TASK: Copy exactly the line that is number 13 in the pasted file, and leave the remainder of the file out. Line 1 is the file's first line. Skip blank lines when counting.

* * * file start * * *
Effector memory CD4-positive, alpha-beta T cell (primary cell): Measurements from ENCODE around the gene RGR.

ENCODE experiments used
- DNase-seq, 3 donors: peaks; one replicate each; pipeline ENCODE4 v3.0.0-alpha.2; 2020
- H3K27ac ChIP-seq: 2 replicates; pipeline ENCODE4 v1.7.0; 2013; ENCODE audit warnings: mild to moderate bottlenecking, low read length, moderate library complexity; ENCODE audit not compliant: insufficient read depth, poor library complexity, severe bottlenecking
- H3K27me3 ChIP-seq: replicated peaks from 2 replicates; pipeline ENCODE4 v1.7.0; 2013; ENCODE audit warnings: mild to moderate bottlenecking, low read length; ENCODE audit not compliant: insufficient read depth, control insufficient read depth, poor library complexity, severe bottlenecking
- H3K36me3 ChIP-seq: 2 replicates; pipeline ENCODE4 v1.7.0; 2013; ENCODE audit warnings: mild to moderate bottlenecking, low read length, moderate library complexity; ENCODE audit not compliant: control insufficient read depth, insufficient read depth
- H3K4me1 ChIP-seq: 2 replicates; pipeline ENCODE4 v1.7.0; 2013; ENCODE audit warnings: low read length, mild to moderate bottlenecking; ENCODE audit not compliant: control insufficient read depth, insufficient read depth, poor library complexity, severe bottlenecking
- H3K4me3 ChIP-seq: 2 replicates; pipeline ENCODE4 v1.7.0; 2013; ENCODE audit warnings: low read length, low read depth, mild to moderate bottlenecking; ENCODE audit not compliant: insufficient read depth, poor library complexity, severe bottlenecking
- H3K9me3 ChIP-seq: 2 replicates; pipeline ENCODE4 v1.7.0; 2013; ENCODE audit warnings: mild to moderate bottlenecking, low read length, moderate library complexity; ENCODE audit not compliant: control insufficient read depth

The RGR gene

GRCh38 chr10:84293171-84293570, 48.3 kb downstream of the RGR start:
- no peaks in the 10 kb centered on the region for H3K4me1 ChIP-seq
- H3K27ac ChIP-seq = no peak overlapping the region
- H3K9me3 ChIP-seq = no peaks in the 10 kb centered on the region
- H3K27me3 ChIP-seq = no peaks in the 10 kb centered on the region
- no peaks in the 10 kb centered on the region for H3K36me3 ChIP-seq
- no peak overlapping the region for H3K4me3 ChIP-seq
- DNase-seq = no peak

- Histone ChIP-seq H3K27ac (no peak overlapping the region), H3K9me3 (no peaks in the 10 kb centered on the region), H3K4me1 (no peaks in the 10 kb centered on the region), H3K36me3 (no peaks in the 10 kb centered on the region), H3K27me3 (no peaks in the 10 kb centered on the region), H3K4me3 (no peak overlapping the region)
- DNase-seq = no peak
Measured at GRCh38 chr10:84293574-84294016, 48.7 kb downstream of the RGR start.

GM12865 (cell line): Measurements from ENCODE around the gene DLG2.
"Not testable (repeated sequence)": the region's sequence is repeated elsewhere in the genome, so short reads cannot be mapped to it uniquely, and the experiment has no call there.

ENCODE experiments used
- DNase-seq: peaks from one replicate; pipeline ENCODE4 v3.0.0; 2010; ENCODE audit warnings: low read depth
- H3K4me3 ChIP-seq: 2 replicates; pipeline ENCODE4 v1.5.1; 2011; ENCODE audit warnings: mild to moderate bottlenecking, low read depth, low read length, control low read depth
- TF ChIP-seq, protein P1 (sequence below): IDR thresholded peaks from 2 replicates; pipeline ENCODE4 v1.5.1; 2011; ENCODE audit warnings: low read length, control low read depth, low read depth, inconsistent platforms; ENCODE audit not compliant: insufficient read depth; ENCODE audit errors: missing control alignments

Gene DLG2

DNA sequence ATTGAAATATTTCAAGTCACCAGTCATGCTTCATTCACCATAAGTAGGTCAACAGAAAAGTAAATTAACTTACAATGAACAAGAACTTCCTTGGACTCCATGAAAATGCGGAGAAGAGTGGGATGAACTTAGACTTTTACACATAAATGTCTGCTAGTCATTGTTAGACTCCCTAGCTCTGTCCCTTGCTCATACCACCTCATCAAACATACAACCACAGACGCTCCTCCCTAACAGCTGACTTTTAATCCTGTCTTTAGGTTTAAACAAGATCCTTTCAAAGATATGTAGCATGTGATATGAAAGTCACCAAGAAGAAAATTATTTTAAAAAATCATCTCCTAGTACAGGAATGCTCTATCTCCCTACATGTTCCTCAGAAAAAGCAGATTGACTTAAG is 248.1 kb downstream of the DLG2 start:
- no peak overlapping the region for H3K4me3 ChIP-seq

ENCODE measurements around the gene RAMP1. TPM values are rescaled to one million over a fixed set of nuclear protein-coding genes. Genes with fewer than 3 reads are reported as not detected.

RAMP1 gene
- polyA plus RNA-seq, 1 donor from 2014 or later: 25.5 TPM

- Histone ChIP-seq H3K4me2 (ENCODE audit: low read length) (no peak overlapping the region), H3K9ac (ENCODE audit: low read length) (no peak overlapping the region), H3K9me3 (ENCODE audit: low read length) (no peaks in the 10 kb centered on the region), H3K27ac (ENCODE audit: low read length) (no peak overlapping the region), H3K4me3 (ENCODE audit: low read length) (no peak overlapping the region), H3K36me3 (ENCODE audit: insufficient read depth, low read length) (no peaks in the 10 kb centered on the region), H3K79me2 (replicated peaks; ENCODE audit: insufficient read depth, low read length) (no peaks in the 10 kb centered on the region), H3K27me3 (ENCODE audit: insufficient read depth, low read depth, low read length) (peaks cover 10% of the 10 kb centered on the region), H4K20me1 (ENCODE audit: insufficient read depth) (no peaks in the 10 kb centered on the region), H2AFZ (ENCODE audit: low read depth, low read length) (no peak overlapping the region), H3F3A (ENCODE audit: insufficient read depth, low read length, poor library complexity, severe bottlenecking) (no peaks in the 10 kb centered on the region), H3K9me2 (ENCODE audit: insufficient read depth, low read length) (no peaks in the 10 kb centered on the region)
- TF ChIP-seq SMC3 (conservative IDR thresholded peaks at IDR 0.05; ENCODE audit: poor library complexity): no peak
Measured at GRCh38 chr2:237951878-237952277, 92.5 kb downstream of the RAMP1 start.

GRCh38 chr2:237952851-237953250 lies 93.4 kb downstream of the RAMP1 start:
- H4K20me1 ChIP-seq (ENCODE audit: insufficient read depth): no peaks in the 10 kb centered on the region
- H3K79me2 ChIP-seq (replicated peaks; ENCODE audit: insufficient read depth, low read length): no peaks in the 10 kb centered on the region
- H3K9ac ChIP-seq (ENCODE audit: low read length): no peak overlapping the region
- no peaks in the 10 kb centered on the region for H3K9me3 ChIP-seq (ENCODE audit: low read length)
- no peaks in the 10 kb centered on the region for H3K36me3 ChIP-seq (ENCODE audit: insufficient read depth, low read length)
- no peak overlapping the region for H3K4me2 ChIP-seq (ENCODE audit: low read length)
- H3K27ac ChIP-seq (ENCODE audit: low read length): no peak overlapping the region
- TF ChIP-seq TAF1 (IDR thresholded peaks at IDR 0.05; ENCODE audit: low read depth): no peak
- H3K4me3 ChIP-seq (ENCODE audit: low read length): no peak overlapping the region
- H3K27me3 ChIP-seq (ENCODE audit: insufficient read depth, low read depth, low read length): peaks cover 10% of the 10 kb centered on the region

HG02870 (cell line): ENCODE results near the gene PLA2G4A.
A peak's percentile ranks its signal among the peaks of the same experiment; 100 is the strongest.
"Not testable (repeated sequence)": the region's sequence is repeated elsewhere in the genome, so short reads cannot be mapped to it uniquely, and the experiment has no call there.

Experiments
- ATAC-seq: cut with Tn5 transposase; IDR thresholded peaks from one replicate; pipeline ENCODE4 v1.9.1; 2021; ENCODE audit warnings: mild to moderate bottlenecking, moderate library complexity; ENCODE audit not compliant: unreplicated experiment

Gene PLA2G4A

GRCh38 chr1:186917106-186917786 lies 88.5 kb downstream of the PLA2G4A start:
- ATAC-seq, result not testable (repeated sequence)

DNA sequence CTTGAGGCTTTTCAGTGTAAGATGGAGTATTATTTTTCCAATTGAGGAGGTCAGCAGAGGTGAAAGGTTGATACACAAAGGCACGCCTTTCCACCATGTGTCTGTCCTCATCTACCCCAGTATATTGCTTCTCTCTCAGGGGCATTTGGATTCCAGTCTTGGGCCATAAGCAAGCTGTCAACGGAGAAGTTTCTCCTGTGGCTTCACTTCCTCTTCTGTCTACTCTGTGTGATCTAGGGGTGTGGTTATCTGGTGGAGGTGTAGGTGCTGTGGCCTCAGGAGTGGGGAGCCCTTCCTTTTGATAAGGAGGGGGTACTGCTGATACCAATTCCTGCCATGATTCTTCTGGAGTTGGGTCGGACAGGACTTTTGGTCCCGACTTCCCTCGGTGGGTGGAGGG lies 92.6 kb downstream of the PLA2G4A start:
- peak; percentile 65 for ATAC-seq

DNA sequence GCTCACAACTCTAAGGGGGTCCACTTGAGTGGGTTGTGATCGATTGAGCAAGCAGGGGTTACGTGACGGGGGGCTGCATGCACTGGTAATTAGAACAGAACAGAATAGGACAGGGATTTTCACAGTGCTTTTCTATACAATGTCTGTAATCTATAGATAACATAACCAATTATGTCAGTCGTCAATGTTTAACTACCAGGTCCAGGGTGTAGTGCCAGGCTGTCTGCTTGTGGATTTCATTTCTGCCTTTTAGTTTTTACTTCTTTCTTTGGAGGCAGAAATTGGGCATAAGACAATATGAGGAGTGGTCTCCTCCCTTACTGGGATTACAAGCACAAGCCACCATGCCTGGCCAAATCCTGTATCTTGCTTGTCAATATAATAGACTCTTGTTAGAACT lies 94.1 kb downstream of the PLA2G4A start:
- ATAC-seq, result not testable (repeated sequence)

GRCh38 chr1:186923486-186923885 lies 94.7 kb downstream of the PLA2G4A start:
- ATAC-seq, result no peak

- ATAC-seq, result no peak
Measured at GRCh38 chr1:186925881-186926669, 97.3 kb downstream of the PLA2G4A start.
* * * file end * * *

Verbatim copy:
- H3K27ac ChIP-seq = no peak overlapping the region